Apologies Aside, Bernie Sanders has a Better Policy than Hillary Clinton to End Mass Incarceration


Hillary Clinton’s contribution to our era of mass incarceration has garnered increased media attention after Black Lives Matter protester Ashley Williams asked Clinton for an apology during a fundraiser in South Carolina. Criminal justice reform has been a big issue between the Democratic front-runner and challenger Bernie Sanders throughout the campaign, but especially as voting is about to occur in states with large African American communities, who have been decimated by the 1994 Bill Clinton Crime Bill and the Drug War in general.

When examining who has a better policy to help end our era of mass incarceration, Senator Sanders simply has the better policy. Bernie Sanders and Hillary Clinton have called for some of the same policies, such as ending the use of private prisons, with Clinton following Sanders’ lead on the issue, and equipping police with body cameras. On two very important issues, Sen. Sanders is head and shoulders above former Secretary of State Clinton: eliminating mandatory minimum sentences and ending federal marijuana prohibition.

To her credit, the former First Lady wants to reduce mandatory minimum sentences and allow states to move forward with their own marijuana policies, but these half-measures aren’t progressive enough for the communities that have been most harmed by a racist and classist criminal justice system. Senator Sanders, will restore the judicial branch’s discretion in considering a variety of factors when sentencing offenders by completely eliminating mandatory minimums. By ending the federal War on Marijuana, our nation’s law enforcement resources can be better utilized on more important matters, such as terrorism, and state-regulated marijuana businesses will be able to utilize banks and tax deductions (not to mention not have to worry about a federal raid) just like any other business.

While some have downplayed the significance of altering federal criminal justice policy on the prison population, since a vast majority of prisoners are held in state prisons, these critics are missing how influential national policy is on local issues. By eliminating federal marijuana prohibition, the United States government will no longer provide incentives to local police for arresting people for marijuana; we have already seen how a change in funding has altered law enforcement behavior at a Texas checkpoint famous for arresting Willie Nelson and others. Many states will follow the lead of the federal government and will look to alter their marijuana and mandatory sentencing policies as they realize the public benefits.

As the great Michelle Alexander has written, neither Hillary Clinton or Bernie Sanders should get a pass on the Clinton Crime Bill as Sanders did vote for the bill as a House member. However, their history should be taken into full context, including statements they made at the time about the bill and other policies they supported.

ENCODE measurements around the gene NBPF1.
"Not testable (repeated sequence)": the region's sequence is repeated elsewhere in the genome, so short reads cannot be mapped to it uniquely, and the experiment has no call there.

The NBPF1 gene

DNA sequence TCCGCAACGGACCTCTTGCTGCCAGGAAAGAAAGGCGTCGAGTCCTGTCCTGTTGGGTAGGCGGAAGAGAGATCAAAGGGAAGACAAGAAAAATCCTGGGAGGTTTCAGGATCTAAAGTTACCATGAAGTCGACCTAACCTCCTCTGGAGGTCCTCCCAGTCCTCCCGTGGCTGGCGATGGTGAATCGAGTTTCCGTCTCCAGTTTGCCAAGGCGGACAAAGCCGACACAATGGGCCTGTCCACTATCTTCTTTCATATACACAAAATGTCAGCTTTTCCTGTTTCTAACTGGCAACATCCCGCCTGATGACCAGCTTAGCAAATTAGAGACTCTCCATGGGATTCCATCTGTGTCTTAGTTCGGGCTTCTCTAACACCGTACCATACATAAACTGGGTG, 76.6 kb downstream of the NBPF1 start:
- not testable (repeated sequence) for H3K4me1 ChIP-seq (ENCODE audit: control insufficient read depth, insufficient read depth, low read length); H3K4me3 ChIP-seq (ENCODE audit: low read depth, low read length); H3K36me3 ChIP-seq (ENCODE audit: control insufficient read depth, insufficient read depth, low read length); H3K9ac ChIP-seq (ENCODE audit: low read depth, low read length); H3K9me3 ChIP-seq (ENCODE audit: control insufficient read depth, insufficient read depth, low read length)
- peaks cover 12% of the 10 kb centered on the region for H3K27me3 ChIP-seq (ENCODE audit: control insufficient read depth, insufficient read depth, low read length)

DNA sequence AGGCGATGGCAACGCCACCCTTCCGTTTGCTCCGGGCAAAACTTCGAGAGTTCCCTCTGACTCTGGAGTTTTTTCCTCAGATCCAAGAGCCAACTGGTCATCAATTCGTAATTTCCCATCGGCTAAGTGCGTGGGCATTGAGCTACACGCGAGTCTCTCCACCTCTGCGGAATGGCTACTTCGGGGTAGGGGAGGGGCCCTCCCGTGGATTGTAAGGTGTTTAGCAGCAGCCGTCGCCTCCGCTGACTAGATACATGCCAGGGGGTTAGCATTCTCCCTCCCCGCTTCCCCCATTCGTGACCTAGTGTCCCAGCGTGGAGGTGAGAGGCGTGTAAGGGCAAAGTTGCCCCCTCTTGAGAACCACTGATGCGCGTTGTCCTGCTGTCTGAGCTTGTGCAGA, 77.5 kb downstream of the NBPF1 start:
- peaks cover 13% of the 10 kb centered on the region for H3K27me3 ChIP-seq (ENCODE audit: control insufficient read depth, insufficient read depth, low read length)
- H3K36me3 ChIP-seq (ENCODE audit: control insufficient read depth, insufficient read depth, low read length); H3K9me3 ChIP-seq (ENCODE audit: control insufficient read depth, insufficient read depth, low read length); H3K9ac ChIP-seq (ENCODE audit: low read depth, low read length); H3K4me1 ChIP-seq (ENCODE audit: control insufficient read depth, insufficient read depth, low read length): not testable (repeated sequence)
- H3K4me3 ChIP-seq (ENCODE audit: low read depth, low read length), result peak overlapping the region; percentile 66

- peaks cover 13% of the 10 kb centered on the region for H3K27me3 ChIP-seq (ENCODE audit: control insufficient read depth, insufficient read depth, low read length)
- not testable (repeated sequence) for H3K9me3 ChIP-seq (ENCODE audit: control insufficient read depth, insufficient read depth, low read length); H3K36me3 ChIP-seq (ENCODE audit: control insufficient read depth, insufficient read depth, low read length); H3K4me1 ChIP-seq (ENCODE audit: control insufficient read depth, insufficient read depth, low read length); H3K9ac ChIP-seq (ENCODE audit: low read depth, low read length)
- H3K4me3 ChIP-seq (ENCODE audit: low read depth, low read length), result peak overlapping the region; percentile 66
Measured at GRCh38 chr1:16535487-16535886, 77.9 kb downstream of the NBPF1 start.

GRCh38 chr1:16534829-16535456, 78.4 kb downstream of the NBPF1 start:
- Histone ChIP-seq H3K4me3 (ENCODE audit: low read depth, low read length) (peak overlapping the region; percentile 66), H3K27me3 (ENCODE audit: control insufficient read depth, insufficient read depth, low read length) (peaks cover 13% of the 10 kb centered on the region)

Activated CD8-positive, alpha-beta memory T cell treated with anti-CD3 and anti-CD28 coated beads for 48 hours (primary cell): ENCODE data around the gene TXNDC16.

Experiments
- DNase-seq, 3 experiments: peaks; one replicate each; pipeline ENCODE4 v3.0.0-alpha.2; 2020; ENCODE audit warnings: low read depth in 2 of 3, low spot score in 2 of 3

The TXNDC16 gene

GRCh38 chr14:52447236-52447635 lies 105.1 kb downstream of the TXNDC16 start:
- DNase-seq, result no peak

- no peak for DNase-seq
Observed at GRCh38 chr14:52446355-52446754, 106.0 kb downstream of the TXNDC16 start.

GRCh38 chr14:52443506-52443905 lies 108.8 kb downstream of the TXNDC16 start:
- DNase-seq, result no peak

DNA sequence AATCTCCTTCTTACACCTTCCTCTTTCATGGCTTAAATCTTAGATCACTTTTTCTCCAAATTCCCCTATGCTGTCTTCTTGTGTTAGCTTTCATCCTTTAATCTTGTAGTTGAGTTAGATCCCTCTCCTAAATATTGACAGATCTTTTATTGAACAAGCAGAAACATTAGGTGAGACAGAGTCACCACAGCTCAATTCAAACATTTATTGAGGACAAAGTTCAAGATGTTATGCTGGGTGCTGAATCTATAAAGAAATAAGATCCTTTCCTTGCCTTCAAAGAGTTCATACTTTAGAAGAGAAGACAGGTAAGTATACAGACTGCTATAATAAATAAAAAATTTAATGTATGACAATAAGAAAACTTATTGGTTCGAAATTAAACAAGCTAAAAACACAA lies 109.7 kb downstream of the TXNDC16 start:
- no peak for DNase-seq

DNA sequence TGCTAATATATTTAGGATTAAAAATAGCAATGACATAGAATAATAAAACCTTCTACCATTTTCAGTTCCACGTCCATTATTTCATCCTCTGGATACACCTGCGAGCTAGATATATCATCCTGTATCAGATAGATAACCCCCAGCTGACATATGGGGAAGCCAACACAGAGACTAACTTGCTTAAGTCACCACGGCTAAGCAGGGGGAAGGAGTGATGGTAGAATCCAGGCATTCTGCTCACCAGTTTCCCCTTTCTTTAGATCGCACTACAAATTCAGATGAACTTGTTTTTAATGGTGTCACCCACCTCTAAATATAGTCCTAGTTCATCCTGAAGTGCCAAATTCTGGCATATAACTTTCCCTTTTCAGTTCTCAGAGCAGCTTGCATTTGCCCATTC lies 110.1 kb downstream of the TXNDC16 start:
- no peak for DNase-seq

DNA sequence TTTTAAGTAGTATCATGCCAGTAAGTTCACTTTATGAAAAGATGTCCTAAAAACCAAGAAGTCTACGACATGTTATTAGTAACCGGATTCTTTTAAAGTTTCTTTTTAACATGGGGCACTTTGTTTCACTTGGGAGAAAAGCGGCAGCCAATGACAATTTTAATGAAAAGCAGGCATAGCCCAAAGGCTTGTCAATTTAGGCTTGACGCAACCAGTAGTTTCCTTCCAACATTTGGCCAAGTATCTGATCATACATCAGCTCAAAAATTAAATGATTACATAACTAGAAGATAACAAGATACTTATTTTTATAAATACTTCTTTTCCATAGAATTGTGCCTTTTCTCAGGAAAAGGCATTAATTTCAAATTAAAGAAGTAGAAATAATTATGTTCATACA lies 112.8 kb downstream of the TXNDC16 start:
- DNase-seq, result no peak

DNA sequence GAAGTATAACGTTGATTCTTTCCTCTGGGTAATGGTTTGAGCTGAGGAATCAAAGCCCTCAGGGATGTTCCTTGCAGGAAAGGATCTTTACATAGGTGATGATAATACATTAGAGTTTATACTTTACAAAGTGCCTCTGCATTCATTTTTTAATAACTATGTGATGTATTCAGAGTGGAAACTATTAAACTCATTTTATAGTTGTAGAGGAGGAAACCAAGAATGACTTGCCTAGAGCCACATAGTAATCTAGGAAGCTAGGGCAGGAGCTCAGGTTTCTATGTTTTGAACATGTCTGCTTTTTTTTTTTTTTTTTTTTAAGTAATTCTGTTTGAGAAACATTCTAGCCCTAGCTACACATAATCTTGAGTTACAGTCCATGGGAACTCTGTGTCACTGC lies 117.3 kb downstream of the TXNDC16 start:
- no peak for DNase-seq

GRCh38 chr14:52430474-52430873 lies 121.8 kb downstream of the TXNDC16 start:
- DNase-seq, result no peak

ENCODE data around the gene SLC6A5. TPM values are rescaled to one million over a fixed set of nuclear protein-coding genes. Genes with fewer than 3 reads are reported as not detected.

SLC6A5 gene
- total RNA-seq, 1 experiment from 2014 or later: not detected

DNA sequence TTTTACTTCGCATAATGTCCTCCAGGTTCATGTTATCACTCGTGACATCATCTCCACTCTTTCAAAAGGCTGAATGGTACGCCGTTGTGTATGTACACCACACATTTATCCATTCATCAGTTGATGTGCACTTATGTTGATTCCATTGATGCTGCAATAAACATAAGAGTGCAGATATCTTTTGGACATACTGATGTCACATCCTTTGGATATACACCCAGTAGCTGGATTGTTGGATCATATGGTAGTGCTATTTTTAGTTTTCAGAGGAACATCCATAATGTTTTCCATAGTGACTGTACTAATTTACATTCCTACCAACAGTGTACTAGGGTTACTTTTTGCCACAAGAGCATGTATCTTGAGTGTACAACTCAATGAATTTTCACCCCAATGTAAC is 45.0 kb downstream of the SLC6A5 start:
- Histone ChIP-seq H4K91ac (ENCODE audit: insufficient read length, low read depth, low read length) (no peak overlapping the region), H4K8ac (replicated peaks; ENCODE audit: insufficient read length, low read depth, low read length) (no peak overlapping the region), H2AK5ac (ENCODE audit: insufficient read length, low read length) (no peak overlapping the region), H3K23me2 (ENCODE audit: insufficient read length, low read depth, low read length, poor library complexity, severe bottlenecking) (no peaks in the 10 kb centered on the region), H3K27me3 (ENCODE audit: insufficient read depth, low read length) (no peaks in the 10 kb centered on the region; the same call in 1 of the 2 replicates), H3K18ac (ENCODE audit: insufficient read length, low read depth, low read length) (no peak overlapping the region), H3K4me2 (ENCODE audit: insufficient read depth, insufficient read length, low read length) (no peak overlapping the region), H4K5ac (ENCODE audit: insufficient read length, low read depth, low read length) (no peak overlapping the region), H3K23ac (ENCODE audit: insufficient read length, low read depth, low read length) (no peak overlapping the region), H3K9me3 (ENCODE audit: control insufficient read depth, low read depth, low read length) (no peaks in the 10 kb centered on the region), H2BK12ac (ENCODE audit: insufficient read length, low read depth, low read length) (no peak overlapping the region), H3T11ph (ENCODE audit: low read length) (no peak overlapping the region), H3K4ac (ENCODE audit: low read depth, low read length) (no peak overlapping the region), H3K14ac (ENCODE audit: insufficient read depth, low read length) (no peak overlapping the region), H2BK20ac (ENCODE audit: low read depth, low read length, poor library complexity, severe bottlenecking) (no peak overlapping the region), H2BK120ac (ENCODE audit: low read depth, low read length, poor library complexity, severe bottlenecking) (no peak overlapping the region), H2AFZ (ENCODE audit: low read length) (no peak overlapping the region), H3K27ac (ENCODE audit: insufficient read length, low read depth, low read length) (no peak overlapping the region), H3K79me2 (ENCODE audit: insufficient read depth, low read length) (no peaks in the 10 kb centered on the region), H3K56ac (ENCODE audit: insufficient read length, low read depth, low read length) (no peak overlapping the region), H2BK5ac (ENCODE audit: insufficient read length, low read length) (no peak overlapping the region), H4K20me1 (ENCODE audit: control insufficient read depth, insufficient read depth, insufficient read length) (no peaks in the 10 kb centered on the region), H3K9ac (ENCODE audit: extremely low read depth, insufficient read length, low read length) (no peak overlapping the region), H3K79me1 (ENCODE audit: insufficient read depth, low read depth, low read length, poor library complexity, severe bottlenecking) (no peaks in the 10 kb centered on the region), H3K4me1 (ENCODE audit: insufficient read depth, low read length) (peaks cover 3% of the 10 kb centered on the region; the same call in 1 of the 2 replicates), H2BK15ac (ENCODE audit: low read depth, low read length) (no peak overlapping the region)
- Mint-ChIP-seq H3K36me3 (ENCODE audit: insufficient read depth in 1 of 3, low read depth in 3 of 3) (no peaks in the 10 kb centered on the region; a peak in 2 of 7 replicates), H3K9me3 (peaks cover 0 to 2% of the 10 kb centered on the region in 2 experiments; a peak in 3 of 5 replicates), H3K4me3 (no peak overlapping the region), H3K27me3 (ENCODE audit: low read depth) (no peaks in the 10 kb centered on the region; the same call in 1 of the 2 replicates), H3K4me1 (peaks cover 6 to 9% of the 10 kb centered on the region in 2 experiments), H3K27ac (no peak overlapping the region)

Then-First Lady Clinton also championed her husband’s welfare bill that hurt poor people across the nation, disproportionately people of color. Also, their statements regarding crime were vastly different. Bernie Sanders made clear that he was opposed to the increased criminalization of our society, but was torn by the Clinton Crime Bill because it also included the Violence Against Women Act. Hillary Clinton, on the other hand, showed no such confliction, stating that a bill was needed because of “super predators” that “we have to bring them to heel” and she should apologize for such language.

Last night a black woman interrupted one of Hillary’s campaign events to ask her why she has not apologized for mass…

Posted by Michelle Alexander on Thursday, February 25, 2016

More important than any apology, is the policies being proposed by Hillary Clinton today compared to Bernie Sanders. If we, as a nation, want to start unraveling our era of mass incarceration, to repeal our New Jim Crow laws, then Bernie Sanders‘ clearly has the better policies to help us turn the page on a racist and shameful chapter in our nation’s history.

Featured Photo credit: AP/Getty

Anthony Johnson

Anthony, a longtime cannabis law reform advocate, was Chief Petitioner and co-author of Measure 91, Oregon's cannabis legalization effort. He served as director of both the New Approach Oregon and Vote Yes on 91 PACs, the political action committees responsible for the state's legalization campaign. As director of New Approach Oregon, Anthony continues to work towards effectively implementing the cannabis legalization system while protecting small business owners and the rights of patients. He sits on the Oregon Marijuana Rules Advisory Committee and fights for sensible rules at the legislature as well as city councils and county commissions across the state. Anthony helps cannabis business comply with Oregon's laws and advises advocates across the country. He also serves as content director of both the International Cannabis Business Conference and the Oregon Marijuana Business Conference, helping share the vision of moving the cannabis industry forward in a way that maintains the focus on keeping people out of prison and protecting patients. He was a member of the Oregon Health Authority Rules Advisory Committee, assisting the drafting of the administrative rules governing Oregon’s state-licensed medical marijuana facilities. He first co-authored and helped pass successful marijuana law reform measures while a law student at the University of Missouri-Columbia School of Law. He passed the Oregon Bar in 2005 and practiced criminal defense for two years before transitioning to working full-time in the political advocacy realm. His blogs on Marijuana Politics are personal in nature and don't speak for or reflect the opinions of any group or organization.